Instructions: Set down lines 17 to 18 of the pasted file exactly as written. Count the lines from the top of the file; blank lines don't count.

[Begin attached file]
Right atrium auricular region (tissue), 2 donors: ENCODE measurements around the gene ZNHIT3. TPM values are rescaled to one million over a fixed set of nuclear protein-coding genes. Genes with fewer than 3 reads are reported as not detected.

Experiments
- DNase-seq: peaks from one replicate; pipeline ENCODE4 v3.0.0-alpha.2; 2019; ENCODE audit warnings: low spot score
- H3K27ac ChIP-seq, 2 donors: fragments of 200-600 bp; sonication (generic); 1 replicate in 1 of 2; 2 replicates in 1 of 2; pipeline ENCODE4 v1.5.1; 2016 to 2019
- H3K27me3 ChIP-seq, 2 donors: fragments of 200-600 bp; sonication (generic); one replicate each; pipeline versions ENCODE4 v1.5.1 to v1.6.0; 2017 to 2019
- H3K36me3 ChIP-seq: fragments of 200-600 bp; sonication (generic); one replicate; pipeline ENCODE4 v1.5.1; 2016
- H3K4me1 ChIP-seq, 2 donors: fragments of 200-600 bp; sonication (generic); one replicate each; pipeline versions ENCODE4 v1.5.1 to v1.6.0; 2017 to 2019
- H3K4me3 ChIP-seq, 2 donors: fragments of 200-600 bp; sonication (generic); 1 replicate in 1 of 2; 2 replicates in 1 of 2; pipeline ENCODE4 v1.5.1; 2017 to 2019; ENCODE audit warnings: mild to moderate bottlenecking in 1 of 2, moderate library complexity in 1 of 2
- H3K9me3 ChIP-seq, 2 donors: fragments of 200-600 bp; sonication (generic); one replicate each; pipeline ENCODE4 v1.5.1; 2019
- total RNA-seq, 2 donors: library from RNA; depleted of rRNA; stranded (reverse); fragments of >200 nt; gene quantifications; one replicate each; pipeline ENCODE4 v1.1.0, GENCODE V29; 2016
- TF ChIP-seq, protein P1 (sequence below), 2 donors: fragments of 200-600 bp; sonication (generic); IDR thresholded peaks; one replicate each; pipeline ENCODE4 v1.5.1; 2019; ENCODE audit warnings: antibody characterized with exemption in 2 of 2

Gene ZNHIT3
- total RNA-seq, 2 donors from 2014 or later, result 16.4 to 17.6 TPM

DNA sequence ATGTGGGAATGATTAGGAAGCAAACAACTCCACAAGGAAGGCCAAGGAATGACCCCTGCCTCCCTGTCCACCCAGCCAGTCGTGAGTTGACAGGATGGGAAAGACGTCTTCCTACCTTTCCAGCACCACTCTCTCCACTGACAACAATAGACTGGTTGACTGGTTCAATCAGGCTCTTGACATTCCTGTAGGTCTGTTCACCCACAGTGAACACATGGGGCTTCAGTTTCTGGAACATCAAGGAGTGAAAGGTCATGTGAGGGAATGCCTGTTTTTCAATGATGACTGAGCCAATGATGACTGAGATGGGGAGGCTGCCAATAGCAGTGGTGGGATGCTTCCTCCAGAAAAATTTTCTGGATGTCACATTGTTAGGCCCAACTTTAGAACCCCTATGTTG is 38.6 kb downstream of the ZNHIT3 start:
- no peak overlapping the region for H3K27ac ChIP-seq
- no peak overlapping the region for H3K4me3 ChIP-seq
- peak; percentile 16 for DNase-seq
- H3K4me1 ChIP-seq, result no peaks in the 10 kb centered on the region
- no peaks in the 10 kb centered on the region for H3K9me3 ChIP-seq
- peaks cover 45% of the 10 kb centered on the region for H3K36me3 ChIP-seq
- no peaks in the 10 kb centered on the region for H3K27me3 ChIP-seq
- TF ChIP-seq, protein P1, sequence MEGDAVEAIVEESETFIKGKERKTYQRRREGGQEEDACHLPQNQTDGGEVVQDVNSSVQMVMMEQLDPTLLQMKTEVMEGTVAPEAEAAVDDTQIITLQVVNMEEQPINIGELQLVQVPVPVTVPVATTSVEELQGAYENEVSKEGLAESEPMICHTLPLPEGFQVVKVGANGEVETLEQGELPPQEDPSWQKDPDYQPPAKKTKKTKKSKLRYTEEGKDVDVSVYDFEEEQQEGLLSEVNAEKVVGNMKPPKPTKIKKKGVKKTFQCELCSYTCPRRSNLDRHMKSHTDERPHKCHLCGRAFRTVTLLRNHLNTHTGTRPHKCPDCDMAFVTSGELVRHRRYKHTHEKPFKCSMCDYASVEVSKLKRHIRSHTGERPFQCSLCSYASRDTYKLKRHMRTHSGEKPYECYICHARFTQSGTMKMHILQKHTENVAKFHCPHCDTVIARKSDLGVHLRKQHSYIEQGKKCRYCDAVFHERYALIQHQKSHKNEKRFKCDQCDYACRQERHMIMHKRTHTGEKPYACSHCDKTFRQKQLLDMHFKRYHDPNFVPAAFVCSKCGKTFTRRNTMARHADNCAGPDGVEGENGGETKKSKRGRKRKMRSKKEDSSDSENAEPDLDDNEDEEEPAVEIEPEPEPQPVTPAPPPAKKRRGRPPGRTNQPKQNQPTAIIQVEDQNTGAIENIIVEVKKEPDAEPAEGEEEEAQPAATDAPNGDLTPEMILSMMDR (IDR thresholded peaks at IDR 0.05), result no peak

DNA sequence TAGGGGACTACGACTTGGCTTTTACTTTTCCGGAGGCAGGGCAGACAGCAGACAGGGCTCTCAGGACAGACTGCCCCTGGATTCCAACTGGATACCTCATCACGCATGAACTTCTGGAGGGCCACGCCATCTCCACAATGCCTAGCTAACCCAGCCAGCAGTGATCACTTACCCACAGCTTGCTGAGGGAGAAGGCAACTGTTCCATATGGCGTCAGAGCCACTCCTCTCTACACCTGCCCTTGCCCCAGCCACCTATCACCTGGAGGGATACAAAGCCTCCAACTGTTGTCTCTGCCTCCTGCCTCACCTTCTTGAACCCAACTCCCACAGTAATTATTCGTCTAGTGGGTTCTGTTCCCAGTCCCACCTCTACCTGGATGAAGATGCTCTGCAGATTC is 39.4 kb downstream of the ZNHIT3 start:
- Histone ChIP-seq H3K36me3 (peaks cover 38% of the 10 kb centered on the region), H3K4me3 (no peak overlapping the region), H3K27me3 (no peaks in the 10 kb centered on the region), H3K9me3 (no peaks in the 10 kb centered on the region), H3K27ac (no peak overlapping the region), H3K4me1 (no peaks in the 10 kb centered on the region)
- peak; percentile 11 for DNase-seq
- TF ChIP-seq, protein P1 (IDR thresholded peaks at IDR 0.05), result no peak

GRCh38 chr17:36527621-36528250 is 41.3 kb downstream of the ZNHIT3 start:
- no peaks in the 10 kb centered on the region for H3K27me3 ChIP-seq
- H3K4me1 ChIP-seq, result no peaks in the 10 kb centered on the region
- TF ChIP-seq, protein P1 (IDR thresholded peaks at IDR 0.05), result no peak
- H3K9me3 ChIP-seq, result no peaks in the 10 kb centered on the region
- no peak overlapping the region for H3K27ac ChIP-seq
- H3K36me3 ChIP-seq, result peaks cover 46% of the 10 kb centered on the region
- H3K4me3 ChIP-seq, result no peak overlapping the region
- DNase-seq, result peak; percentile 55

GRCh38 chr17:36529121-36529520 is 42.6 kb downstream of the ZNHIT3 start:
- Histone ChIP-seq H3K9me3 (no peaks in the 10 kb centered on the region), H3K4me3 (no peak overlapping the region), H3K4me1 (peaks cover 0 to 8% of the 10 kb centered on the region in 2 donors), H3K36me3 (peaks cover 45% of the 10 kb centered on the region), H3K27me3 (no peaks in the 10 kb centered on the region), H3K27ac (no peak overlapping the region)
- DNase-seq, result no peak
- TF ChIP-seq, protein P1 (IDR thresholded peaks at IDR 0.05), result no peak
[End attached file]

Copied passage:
- peak; percentile 16 for DNase-seq
- H3K4me1 ChIP-seq, result no peaks in the 10 kb centered on the region